A GENETTIAN ANALYSIS OF THE UNFAMILIAR IN JAMES JOYCE’S “EVELINE”
Keywords:Narrative Discourse Theory, Flow of Consciousness, Unfamiliar, Familiar, Helplessness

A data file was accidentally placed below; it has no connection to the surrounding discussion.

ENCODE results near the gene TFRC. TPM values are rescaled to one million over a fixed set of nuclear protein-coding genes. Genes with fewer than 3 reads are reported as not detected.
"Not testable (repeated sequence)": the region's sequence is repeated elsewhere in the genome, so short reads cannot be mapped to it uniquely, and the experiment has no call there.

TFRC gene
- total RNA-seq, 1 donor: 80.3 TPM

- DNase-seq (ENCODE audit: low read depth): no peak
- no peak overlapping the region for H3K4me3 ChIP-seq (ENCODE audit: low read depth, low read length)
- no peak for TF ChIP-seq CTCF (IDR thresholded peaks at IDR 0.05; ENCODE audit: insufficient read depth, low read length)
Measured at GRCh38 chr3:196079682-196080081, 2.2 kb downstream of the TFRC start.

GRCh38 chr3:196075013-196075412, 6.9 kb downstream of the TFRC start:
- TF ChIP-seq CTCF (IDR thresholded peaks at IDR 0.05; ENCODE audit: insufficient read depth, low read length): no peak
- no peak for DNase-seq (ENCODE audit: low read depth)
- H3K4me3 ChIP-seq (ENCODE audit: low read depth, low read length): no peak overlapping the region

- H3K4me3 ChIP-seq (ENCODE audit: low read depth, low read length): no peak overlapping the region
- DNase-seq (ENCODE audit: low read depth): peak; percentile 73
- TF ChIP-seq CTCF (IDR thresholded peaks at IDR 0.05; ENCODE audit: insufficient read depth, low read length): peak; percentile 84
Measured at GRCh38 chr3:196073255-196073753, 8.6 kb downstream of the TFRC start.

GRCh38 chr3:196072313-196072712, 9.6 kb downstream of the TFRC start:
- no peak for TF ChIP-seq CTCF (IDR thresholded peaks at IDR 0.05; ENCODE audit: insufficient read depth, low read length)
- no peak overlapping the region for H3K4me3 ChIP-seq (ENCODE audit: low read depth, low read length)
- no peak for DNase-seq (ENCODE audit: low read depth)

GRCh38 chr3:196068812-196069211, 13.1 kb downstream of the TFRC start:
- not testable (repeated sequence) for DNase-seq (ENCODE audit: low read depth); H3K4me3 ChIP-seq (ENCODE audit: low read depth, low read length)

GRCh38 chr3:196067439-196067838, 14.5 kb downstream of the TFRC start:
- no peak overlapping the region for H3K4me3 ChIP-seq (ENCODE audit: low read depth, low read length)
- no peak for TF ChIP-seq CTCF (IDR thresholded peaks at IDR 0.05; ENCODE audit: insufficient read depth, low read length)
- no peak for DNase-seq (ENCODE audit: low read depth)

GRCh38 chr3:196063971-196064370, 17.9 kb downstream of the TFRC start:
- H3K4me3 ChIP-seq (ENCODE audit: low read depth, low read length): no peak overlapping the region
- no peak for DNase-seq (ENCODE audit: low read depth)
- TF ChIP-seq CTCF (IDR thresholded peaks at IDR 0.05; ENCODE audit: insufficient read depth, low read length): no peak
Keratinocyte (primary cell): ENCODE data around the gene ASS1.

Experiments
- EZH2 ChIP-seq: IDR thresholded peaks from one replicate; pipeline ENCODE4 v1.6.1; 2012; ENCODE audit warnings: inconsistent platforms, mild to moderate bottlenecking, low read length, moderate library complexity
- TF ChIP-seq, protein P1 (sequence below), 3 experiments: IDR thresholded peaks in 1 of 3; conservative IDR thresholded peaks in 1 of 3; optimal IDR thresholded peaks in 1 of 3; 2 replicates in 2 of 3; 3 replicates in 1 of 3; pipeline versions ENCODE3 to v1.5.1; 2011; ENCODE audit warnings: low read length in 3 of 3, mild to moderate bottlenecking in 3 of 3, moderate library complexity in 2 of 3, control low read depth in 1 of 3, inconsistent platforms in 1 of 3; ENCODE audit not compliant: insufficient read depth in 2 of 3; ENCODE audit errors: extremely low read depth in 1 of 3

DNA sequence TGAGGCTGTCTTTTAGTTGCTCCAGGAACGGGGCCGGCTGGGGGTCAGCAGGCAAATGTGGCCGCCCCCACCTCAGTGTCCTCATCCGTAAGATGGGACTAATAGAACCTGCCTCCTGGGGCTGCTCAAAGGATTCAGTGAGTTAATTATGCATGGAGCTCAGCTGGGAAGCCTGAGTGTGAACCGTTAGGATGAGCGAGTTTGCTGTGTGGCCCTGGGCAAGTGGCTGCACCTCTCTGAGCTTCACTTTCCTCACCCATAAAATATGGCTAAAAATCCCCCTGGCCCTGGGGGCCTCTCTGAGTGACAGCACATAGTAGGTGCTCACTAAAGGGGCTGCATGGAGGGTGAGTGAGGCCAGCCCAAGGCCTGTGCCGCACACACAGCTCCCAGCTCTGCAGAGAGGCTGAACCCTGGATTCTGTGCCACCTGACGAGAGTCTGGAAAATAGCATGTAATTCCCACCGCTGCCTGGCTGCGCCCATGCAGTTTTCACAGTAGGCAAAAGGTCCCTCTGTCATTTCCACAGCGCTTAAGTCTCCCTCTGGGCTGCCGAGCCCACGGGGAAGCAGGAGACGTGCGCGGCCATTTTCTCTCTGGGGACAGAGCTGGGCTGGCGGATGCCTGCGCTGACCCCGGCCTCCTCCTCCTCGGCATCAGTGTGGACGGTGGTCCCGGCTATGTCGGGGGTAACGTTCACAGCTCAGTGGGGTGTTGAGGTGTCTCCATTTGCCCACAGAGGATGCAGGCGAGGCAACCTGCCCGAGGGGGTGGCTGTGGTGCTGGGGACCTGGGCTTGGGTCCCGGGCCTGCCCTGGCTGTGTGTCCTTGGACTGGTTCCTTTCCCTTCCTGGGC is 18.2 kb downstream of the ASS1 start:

This paper scrutinizes the conflict between the familiar and the unfamiliar in James Joyce’s “Eveline” (1914), centering on the protagonist’s dilemma which is deepened by a profound sense of helplessness. On the one hand, Eveline desires to stay with the familiar, namely, the home and the family in which she grew, due to the obscurity of the future and marriage. On the other hand, she cannot help but see marriage as a way to escape from her tiresome life and to be saved by the unfamiliar. This complicated the decision-making process, where she perpetually compares the past and the present time and renders the future within the limitations of her perception, reminds the stream of consciousness technique, which is frequently associated with the early 20th century modernist writings. It seems that James Joyce, as a modernist writer, sowed the seeds of the stream of consciousness technique in “Eveline” through the protagonist’s flow of consciousness before he properly used it in his later novels. This can be deduced not only from the implementation of similar narrative tools but also from the inclusion of thematic concerns such as “psychic self-dissection” and “escape” (Bradbury and McFarlane 197). Accordingly, this study analyzes Eveline’s temporal-causal flow of consciousness within the framework of literary theorist Gérard Genette’s narrative order, distance and perspective concepts in order to demonstrate how the text problematizes the unfamiliar, and ultimately, it aims to unearth the forces that motivate Eveline to remain within the boundaries of the familiar.
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